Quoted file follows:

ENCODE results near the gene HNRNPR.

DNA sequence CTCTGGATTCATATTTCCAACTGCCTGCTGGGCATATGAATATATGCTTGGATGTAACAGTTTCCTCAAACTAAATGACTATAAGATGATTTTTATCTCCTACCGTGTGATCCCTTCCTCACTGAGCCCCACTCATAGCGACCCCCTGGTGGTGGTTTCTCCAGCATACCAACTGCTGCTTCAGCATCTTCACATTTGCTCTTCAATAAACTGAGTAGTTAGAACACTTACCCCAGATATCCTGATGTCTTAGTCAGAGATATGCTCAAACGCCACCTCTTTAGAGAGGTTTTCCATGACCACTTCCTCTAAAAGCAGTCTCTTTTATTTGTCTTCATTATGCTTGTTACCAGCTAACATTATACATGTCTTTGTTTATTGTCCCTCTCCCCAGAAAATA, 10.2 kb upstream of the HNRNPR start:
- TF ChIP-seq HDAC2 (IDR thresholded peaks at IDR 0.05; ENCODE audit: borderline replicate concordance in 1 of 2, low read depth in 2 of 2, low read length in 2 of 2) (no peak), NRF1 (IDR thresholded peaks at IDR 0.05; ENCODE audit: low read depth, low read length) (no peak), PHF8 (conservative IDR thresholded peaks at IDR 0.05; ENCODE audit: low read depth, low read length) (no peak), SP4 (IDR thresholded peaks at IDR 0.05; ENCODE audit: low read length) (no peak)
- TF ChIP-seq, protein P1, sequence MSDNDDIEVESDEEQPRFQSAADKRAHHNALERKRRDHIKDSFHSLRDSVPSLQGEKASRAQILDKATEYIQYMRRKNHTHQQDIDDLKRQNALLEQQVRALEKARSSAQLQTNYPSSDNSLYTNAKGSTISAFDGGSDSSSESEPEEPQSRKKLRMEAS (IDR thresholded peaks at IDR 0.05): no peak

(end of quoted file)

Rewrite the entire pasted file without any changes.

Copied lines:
ENCODE results near the gene HNRNPR.

DNA sequence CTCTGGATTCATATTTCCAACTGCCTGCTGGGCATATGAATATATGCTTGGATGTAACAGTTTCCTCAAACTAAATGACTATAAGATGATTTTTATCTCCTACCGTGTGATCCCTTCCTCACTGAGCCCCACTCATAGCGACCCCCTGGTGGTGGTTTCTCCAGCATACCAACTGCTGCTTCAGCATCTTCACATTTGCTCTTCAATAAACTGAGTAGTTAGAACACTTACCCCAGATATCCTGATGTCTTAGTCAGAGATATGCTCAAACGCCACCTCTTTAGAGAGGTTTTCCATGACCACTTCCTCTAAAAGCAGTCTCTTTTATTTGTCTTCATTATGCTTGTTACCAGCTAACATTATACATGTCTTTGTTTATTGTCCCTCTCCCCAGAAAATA, 10.2 kb upstream of the HNRNPR start:
- TF ChIP-seq HDAC2 (IDR thresholded peaks at IDR 0.05; ENCODE audit: borderline replicate concordance in 1 of 2, low read depth in 2 of 2, low read length in 2 of 2) (no peak), NRF1 (IDR thresholded peaks at IDR 0.05; ENCODE audit: low read depth, low read length) (no peak), PHF8 (conservative IDR thresholded peaks at IDR 0.05; ENCODE audit: low read depth, low read length) (no peak), SP4 (IDR thresholded peaks at IDR 0.05; ENCODE audit: low read length) (no peak)
- TF ChIP-seq, protein P1, sequence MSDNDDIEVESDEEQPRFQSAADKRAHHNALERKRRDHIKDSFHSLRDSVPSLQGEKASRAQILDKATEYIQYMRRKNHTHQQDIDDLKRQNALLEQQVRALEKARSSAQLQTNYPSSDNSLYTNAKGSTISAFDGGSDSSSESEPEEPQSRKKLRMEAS (IDR thresholded peaks at IDR 0.05): no peak